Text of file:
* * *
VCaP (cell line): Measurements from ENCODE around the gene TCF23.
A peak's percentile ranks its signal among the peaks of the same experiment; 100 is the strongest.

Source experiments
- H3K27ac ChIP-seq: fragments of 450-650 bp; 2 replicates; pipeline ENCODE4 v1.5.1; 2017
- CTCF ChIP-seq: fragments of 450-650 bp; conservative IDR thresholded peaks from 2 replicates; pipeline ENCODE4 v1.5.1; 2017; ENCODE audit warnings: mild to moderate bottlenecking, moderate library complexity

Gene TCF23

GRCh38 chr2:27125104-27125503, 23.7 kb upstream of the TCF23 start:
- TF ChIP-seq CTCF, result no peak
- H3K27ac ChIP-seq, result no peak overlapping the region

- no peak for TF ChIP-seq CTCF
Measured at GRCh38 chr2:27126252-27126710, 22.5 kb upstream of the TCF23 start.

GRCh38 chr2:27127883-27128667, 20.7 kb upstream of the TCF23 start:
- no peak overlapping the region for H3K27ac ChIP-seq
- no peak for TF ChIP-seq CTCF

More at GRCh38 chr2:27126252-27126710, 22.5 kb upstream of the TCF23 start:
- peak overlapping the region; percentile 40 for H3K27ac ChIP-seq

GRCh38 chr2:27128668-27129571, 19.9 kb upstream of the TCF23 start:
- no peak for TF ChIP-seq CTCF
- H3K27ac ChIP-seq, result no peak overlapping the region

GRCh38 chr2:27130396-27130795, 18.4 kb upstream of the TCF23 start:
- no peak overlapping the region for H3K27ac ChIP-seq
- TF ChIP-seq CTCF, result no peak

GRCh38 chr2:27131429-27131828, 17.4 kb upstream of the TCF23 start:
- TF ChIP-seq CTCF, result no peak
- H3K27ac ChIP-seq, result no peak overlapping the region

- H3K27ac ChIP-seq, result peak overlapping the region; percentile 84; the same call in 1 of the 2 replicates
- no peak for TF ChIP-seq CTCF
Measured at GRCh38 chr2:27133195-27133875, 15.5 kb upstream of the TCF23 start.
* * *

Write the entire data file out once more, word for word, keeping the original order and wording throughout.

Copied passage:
VCaP (cell line): Measurements from ENCODE around the gene TCF23.
A peak's percentile ranks its signal among the peaks of the same experiment; 100 is the strongest.

Source experiments
- H3K27ac ChIP-seq: fragments of 450-650 bp; 2 replicates; pipeline ENCODE4 v1.5.1; 2017
- CTCF ChIP-seq: fragments of 450-650 bp; conservative IDR thresholded peaks from 2 replicates; pipeline ENCODE4 v1.5.1; 2017; ENCODE audit warnings: mild to moderate bottlenecking, moderate library complexity

Gene TCF23

GRCh38 chr2:27125104-27125503, 23.7 kb upstream of the TCF23 start:
- TF ChIP-seq CTCF, result no peak
- H3K27ac ChIP-seq, result no peak overlapping the region

- no peak for TF ChIP-seq CTCF
Measured at GRCh38 chr2:27126252-27126710, 22.5 kb upstream of the TCF23 start.

GRCh38 chr2:27127883-27128667, 20.7 kb upstream of the TCF23 start:
- no peak overlapping the region for H3K27ac ChIP-seq
- no peak for TF ChIP-seq CTCF

More at GRCh38 chr2:27126252-27126710, 22.5 kb upstream of the TCF23 start:
- peak overlapping the region; percentile 40 for H3K27ac ChIP-seq

GRCh38 chr2:27128668-27129571, 19.9 kb upstream of the TCF23 start:
- no peak for TF ChIP-seq CTCF
- H3K27ac ChIP-seq, result no peak overlapping the region

GRCh38 chr2:27130396-27130795, 18.4 kb upstream of the TCF23 start:
- no peak overlapping the region for H3K27ac ChIP-seq
- TF ChIP-seq CTCF, result no peak

GRCh38 chr2:27131429-27131828, 17.4 kb upstream of the TCF23 start:
- TF ChIP-seq CTCF, result no peak
- H3K27ac ChIP-seq, result no peak overlapping the region

- H3K27ac ChIP-seq, result peak overlapping the region; percentile 84; the same call in 1 of the 2 replicates
- no peak for TF ChIP-seq CTCF
Measured at GRCh38 chr2:27133195-27133875, 15.5 kb upstream of the TCF23 start.